Author PaulMcMillan
Recipients Arach, Arfrever, Huzaifa.Sidhpurwala, Mark.Shannon, PaulMcMillan, Zhiping.Deng, alex, barry, benjamin.peterson, christian.heimes, dmalcolm, eric.araujo, georg.brandl, gvanrossum, gz, jcea, lemburg, pitrou, skrah, terry.reedy, tim.peters, v+python, vstinner
Date 2012-01-08.02:40:39
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> Alex, I agree the issue has to do with the origin of the data, but the modules listed are the ones that deal with the data supplied by this particular attack.

They deal directly with the data. Do any of them pass the data
further, or does the data stop with them? A short and very incomplete
list of vulnerable standard lib modules includes: every single parsing
library (json, xml, html, plus all the third party libraries that do
that), all of numpy (because it processes data which probably came
from a user [yes, integers can trigger the vulnerability]), difflib,
the math module, most database adaptors, anything that parses metadata
(including commonly used third party libs like PIL), the tarfile lib
along with other compressed format handlers, the csv module,
robotparser, plistlib, argparse, pretty much everything under the
heading of "18. Internet Data Handling" (email, mailbox, mimetypes,
etc.), "19. Structured Markup Processing Tools", "20. Internet
Protocols and Support", "21. Multimedia Services", "22.
Internationalization", TKinter, and all the os calls that handle
filenames. The list is impossibly large, even if we completely ignore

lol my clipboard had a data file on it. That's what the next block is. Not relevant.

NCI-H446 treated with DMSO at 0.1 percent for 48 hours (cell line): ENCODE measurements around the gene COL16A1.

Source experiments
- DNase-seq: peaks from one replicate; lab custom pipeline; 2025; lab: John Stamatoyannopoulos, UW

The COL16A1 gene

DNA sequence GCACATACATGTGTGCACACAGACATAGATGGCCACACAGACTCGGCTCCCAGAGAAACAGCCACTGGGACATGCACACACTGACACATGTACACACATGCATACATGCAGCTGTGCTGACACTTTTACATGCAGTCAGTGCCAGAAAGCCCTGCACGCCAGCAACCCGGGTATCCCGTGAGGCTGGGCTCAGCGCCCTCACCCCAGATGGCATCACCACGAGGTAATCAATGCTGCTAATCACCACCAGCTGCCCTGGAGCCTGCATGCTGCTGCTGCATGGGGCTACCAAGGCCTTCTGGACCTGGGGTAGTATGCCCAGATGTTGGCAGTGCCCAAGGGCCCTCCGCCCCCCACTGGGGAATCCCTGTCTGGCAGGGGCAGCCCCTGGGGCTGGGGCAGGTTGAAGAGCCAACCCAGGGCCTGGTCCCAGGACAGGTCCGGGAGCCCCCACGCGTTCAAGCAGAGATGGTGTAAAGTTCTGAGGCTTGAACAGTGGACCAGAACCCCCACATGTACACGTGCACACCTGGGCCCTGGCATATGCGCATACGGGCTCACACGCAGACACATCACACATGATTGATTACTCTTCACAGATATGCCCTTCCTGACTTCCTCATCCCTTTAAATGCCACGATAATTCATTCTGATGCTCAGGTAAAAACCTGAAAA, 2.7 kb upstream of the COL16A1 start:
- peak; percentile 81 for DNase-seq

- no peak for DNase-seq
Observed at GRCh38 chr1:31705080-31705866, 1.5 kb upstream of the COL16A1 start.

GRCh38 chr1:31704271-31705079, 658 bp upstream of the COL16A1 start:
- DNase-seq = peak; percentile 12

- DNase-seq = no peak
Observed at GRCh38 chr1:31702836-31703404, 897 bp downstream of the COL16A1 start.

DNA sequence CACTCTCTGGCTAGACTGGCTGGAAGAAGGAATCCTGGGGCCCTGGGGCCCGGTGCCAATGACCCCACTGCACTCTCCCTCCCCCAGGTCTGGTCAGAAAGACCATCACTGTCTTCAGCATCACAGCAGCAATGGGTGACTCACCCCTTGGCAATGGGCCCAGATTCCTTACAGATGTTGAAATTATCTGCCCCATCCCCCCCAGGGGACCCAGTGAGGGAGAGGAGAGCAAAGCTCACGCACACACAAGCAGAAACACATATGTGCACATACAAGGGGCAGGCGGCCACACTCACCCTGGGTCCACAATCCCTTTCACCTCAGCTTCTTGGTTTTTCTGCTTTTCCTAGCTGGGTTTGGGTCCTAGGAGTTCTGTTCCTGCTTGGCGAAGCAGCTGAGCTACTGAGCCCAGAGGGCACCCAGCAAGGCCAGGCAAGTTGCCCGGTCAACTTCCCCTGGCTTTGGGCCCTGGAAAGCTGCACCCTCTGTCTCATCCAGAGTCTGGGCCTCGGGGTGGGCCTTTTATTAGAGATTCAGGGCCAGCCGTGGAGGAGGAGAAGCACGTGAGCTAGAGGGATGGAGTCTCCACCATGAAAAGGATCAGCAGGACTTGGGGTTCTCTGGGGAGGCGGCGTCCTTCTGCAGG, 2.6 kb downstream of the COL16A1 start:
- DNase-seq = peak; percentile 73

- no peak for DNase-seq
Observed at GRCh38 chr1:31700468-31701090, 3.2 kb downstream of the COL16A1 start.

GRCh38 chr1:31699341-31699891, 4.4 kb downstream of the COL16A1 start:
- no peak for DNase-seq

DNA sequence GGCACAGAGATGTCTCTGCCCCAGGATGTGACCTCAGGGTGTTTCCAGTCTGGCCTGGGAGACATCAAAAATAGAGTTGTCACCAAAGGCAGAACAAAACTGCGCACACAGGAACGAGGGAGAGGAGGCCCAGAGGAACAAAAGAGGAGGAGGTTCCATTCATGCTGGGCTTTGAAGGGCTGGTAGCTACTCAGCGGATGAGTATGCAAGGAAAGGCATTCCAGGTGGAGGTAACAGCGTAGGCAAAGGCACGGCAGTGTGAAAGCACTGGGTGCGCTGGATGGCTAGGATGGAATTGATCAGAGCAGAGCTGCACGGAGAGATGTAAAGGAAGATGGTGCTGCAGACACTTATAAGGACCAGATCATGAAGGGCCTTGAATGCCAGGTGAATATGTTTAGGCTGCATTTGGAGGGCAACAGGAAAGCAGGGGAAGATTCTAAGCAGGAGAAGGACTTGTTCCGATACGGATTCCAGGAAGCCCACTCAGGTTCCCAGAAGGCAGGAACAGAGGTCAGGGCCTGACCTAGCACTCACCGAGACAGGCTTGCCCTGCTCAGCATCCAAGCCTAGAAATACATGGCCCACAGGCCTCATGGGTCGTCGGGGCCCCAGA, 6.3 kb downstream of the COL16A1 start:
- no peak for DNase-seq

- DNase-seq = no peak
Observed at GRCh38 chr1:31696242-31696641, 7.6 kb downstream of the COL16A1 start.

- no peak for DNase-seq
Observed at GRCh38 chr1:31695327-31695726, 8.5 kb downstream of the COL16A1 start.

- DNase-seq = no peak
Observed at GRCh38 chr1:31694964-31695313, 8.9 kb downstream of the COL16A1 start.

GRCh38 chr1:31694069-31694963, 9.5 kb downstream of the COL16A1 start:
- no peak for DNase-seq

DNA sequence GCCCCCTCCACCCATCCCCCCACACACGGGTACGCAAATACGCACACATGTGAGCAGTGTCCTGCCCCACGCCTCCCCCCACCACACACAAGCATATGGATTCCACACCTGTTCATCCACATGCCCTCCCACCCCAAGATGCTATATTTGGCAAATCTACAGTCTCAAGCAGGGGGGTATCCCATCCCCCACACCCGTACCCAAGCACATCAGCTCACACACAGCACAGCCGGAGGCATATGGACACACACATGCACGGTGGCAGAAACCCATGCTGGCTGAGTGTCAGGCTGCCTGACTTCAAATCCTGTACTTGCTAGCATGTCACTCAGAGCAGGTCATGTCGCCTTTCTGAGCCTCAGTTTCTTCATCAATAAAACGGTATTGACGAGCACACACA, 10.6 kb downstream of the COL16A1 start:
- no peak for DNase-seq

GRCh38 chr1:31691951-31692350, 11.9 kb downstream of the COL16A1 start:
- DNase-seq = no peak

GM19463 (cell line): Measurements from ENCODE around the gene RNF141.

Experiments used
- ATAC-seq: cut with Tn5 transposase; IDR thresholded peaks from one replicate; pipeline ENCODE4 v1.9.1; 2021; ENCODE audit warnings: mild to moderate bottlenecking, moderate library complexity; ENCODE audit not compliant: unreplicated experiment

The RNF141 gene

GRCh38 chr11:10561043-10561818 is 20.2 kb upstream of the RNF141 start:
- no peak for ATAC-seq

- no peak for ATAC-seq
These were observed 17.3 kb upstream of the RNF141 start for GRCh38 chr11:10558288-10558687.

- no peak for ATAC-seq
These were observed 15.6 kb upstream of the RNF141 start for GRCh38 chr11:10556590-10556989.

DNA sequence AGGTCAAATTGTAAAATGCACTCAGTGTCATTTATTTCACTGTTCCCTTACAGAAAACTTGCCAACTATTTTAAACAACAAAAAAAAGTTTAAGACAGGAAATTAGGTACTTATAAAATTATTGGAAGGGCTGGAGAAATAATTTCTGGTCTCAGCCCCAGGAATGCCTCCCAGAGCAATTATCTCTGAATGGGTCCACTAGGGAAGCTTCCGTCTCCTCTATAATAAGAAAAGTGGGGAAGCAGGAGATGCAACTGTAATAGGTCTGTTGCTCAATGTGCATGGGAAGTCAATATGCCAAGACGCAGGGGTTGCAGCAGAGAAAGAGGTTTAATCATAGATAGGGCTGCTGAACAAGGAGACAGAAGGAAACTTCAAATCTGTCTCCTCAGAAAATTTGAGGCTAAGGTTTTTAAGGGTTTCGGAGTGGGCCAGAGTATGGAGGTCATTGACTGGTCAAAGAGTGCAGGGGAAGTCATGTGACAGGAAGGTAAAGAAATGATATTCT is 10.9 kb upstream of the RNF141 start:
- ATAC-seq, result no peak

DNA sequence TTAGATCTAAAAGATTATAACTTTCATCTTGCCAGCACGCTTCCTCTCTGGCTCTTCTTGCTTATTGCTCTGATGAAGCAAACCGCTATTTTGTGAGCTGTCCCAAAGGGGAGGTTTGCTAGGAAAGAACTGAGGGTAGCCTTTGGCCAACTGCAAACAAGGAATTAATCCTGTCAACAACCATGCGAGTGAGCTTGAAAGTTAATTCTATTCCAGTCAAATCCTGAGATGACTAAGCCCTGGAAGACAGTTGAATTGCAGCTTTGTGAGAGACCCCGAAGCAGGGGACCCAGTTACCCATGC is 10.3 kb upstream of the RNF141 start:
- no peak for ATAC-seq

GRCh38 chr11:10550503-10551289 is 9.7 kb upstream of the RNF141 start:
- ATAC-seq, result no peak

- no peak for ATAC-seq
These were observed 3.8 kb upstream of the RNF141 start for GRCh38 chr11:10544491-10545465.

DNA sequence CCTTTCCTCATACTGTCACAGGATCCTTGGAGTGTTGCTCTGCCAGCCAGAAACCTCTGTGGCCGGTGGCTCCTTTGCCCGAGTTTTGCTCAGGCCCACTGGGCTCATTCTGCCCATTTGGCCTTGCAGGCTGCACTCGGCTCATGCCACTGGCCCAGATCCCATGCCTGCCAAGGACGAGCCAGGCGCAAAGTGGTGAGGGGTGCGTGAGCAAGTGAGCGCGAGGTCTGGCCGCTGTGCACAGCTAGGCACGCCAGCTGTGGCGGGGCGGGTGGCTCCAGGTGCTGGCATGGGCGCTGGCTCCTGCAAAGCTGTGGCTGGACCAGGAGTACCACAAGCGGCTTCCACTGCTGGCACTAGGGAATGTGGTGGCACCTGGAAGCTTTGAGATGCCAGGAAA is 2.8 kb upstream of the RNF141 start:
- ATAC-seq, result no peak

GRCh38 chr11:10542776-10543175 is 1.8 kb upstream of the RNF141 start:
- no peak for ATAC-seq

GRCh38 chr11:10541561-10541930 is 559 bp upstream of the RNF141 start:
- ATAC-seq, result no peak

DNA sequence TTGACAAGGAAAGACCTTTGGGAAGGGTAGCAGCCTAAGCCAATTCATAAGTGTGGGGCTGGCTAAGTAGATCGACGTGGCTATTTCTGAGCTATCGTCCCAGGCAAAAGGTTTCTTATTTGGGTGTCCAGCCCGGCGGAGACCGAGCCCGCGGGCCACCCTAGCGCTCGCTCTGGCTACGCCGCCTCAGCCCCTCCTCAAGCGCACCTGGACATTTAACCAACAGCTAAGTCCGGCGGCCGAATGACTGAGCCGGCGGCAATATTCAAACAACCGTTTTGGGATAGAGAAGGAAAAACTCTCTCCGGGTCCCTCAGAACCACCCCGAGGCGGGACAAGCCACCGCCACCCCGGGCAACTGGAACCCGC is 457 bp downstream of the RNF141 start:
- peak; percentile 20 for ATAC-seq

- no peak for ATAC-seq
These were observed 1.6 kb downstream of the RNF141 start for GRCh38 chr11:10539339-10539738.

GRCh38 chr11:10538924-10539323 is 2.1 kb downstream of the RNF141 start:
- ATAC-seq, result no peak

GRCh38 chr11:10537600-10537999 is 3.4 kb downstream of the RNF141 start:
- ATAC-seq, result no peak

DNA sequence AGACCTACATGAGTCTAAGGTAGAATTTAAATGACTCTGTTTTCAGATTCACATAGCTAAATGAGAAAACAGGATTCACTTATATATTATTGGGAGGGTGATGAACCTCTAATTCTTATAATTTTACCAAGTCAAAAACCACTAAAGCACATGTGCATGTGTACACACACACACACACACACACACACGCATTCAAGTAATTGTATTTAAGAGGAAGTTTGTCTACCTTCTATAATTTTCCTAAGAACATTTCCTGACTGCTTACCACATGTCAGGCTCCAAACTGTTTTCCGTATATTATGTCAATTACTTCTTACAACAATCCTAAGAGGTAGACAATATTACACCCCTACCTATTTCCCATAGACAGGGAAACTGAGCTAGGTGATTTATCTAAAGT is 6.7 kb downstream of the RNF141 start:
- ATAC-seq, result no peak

user code. This MUST be fixed at a language level.

I challenge you to find me 15 standard lib components that are certain
to never handle user-controlled input.

> Note that changing the hash algorithm for a persistent process, even though each process may have a different seed or randomized source, allows attacks for the life of that process, if an attack vector can be created during its lifetime. This is not a problem for systems where each request is handled by a different process, but is a problem for systems where processes are long-running and handle many requests.

This point has been made many times now. I urge you to read the entire
thread on the mailing list. Your implementation is impractical because
your "safe" implementation completely ignores all hash caching (each
entry must be re-hashed for that dict). Your implementation is still
vulnerable in exactly the way you mentioned if you ever have any kind
of long-lived dict in your program thread.

> You have entered the class of people that claim lots of vulnerabilities, without enumeration.

I have enumerated. Stop making this argument.
Date User Action Args
2012-01-08 02:40:42PaulMcMillansetrecipients: + PaulMcMillan, lemburg, gvanrossum, tim.peters, barry, georg.brandl, terry.reedy, jcea, pitrou, vstinner, christian.heimes, benjamin.peterson, eric.araujo, Arfrever, v+python, alex, skrah, dmalcolm, gz, Arach, Mark.Shannon, Zhiping.Deng, Huzaifa.Sidhpurwala
2012-01-08 02:40:41PaulMcMillanlinkissue13703 messages
2012-01-08 02:40:39PaulMcMillancreate